What does "rate 10000 cir 0" mean on an alcatel device?
- I thought cir ment "committed information rate" but why would it be set on 0 in this example?
- What does the "rate 10000" stand for?
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User Teun Vink is very correct in his assertion that context is required, mainly in the platform that you are using and the configuration that the rate is being applied to, whether QoS or service utilization. Nevertheless, here is some basic information:
CIR is your committed rate, which is the desired bandwidth of a service. It is not an indication of maximum, but a reservation of minimum bandwidth on the available interfaces the services is built. In an Alcatel-Lucent service router, the CIR is measured in kbps. As an example, if you have a 10gbps port and your services' CIR is 1048576, then your service has reserved all 1gbps of the port. If you then also have 10gbps of services mapped through that port without a CIR, then the service at 1gbps will always have 1gbps available to it, while all of the other traffic will be buffered and delayed in favor of that traffic. Most boxes will not allow you to provision a CIR that is higher than the maximum bandwidth capacity of a given port, though.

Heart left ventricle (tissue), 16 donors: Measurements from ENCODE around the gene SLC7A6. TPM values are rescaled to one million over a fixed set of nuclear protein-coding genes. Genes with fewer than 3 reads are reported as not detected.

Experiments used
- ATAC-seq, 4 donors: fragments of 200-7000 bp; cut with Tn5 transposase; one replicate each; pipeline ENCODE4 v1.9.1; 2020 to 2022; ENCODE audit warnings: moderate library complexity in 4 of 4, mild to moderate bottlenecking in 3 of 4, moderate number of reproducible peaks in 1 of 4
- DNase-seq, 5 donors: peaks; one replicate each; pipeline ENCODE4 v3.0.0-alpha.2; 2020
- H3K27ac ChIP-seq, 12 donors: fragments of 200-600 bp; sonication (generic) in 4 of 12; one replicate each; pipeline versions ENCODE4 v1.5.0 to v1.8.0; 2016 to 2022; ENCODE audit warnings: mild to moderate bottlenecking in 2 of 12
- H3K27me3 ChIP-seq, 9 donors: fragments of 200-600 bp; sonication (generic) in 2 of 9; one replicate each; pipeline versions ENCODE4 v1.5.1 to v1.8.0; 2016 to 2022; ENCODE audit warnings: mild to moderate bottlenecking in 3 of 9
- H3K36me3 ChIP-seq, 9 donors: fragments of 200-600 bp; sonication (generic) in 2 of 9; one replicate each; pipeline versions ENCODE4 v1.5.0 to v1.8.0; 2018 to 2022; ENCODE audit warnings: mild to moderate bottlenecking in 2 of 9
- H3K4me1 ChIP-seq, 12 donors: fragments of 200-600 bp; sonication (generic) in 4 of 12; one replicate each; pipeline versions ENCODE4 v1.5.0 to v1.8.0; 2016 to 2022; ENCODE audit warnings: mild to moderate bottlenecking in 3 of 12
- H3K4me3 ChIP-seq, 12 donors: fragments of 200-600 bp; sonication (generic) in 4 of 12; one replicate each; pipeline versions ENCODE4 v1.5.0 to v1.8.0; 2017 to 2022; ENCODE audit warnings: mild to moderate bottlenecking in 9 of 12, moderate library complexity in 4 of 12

Assuming that you are using an Alcatel-Lucent service router in the 7xxx range of products, then the rate is a measurement of maximum kbps. The individual who applied "rate 10000" was probably trying to map the service for 10mbps, not realizing that our world of telecommunications and computing exists in base 16. The true measurement of 10mbps would be 10240kbps.